The Trustees of the Buckland Foundation had a productive year, both in promoting Frank Buckland’s educational and research objectives through the Professorship and the Lectures, and through the Summer Studentships. A number of changes and improvements have been made to the Mandates and Conditions of the Professorship and the Studentship to ensure that they can continue to be appointed and delivered on a long-term sustainable basis in what may well be a continuing period of national and international economic turbulence. These changes are explained below.
Dr Ronald Campbell of the Tweed Foundation accepted the Trustees invitation to deliver the 2018 Buckland Lectures on A History of Salmon Management in the British Isles; and the 2018 Buckland-Smith Summer Studentship was a follow-up second award to Anastasia Moutaftsi for a research attachment with Marine Scotland to continue assessing the accuracy of fish recording cameras in measuring caught fish.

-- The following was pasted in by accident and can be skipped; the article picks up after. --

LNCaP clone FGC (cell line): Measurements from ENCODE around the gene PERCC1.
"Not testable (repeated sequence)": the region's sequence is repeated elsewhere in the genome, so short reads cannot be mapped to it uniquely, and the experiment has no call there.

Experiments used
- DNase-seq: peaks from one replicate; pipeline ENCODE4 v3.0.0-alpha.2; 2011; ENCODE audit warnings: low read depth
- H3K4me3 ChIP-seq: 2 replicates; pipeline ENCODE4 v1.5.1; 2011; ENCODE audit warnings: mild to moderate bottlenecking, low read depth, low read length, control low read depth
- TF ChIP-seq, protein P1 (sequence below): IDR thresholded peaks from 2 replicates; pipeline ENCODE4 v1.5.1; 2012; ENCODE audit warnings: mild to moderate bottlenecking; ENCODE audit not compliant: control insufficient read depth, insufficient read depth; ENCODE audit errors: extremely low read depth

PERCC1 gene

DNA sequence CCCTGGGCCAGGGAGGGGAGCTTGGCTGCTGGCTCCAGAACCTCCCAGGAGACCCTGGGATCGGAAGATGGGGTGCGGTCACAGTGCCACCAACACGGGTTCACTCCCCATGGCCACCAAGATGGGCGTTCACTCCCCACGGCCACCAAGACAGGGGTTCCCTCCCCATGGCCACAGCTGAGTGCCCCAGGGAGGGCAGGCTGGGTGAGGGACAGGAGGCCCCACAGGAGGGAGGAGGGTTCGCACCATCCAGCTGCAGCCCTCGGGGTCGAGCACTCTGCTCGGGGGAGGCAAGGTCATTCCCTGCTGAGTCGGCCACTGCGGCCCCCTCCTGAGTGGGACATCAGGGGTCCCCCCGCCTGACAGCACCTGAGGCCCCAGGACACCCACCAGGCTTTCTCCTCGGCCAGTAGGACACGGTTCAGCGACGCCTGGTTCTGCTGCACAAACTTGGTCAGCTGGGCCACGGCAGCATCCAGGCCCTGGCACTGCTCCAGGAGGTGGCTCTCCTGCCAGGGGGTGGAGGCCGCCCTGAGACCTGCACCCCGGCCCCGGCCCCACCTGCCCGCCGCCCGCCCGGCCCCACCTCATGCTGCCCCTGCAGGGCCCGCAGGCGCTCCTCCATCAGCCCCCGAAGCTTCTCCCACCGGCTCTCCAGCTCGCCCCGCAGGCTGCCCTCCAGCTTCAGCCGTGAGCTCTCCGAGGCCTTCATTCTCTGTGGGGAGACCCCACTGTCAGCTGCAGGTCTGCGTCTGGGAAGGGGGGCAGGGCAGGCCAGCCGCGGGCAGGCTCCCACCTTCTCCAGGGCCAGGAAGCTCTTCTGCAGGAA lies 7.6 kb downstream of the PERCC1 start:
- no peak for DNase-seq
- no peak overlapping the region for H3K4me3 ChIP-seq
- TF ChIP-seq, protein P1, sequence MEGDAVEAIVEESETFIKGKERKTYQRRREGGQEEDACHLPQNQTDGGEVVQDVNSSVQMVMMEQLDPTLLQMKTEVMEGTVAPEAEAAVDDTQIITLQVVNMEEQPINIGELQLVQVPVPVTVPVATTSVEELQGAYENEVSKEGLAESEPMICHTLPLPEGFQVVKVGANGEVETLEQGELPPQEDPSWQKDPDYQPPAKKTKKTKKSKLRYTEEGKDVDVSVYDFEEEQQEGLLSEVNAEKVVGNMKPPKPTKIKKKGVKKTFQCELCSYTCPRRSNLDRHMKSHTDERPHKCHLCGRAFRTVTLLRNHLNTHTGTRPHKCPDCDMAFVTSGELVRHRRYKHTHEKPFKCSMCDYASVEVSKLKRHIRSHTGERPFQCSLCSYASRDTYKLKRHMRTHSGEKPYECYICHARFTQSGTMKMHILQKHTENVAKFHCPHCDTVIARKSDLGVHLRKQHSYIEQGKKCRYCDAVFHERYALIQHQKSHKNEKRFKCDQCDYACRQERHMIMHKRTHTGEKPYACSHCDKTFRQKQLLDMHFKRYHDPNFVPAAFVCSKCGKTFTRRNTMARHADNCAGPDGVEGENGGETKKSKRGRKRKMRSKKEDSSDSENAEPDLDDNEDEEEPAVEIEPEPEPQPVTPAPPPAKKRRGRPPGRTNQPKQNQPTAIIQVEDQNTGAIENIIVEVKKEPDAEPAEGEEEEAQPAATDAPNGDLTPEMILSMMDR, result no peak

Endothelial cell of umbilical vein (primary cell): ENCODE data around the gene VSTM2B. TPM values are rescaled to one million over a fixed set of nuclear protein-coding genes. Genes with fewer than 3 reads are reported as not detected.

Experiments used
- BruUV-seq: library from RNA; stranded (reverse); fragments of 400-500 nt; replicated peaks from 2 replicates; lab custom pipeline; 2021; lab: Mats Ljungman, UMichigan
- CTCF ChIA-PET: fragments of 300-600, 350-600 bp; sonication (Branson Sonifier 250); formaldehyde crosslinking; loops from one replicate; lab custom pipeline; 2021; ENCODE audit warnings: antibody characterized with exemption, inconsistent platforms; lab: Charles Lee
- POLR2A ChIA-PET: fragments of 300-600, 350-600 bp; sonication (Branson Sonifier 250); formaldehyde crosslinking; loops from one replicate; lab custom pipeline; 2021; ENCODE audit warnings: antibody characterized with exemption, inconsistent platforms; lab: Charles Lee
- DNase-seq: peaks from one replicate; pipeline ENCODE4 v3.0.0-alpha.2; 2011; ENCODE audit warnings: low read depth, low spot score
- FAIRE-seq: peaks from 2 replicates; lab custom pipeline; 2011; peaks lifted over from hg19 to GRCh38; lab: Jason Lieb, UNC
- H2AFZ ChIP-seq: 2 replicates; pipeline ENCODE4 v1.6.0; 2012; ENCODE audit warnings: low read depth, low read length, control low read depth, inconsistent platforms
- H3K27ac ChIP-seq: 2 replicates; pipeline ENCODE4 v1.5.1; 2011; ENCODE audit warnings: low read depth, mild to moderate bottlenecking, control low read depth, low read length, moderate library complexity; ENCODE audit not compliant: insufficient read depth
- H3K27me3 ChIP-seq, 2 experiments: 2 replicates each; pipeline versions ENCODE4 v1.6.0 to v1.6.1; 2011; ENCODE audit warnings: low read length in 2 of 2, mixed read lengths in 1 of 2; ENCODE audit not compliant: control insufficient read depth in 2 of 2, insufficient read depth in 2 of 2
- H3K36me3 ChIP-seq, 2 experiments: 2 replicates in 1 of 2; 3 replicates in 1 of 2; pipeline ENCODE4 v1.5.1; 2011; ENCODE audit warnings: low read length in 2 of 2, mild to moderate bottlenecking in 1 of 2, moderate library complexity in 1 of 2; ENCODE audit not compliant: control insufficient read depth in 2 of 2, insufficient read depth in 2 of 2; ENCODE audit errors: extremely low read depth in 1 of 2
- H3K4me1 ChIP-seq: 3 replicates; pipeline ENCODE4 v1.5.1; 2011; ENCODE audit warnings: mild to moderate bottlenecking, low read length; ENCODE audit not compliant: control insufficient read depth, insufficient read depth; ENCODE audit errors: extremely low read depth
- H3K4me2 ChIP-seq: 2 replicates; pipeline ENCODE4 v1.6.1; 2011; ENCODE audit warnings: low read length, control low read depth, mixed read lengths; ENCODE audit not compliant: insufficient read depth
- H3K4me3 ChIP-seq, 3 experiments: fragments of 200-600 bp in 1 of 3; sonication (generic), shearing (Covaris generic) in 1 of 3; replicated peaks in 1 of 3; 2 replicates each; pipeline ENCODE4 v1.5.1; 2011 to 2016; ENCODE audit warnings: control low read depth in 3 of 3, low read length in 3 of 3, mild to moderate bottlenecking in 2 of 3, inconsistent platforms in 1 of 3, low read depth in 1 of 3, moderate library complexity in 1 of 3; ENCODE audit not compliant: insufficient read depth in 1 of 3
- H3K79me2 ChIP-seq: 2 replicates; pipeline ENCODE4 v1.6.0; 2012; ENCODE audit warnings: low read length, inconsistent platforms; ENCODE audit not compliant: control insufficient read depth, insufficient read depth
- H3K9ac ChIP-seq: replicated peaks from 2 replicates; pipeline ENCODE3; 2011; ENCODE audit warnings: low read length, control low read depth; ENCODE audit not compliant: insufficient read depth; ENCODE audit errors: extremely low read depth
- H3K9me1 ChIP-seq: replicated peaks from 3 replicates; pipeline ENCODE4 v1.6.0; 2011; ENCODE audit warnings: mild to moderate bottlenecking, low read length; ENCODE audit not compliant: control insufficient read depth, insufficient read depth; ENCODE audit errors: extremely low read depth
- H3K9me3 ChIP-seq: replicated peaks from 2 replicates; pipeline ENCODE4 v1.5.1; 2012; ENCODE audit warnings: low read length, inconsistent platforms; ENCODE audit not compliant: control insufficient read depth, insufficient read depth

Dr Bannister continued to chair the Board of Trustees on which there were no changes during the year; and the Board met twice during the Spring and Autumn of the year at the Scottish Fisheries Museum in Anstruther. The Trustees are grateful to the Museum Trustees, staff and volunteers for their continued support and hosting both the Foundation’s archives and meetings.
The financial and asset position of the Foundation investment portfolio, managed by the Brewin Dolphin charity team in Edinburgh, remains secure despite difficult economic conditions. David Hourston of Brewin Dolphin met with the Trustees to review the investments and confirm the Foundation’s Investment Policy. The Foundation is confident that the long-term ability of the Trustees to pursue Frank Buckland’s objectives can continue.